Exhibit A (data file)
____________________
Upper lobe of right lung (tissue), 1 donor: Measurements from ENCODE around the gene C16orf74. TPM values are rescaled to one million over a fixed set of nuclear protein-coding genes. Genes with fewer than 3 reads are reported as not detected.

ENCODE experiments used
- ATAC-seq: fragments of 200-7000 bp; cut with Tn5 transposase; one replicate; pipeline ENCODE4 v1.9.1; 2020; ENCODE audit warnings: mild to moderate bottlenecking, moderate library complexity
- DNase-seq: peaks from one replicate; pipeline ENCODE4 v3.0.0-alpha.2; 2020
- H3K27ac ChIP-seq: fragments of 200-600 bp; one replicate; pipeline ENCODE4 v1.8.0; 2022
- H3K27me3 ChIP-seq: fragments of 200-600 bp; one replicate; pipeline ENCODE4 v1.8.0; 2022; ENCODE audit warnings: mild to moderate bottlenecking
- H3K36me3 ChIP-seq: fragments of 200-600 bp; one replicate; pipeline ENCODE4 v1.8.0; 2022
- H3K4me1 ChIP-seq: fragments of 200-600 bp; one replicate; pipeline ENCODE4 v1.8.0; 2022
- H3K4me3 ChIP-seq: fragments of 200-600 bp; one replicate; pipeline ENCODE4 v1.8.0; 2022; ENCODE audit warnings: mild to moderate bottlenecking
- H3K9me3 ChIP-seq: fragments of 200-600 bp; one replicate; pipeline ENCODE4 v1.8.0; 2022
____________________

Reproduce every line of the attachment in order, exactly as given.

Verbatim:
Upper lobe of right lung (tissue), 1 donor: Measurements from ENCODE around the gene C16orf74. TPM values are rescaled to one million over a fixed set of nuclear protein-coding genes. Genes with fewer than 3 reads are reported as not detected.

ENCODE experiments used
- ATAC-seq: fragments of 200-7000 bp; cut with Tn5 transposase; one replicate; pipeline ENCODE4 v1.9.1; 2020; ENCODE audit warnings: mild to moderate bottlenecking, moderate library complexity
- DNase-seq: peaks from one replicate; pipeline ENCODE4 v3.0.0-alpha.2; 2020
- H3K27ac ChIP-seq: fragments of 200-600 bp; one replicate; pipeline ENCODE4 v1.8.0; 2022
- H3K27me3 ChIP-seq: fragments of 200-600 bp; one replicate; pipeline ENCODE4 v1.8.0; 2022; ENCODE audit warnings: mild to moderate bottlenecking
- H3K36me3 ChIP-seq: fragments of 200-600 bp; one replicate; pipeline ENCODE4 v1.8.0; 2022
- H3K4me1 ChIP-seq: fragments of 200-600 bp; one replicate; pipeline ENCODE4 v1.8.0; 2022
- H3K4me3 ChIP-seq: fragments of 200-600 bp; one replicate; pipeline ENCODE4 v1.8.0; 2022; ENCODE audit warnings: mild to moderate bottlenecking
- H3K9me3 ChIP-seq: fragments of 200-600 bp; one replicate; pipeline ENCODE4 v1.8.0; 2022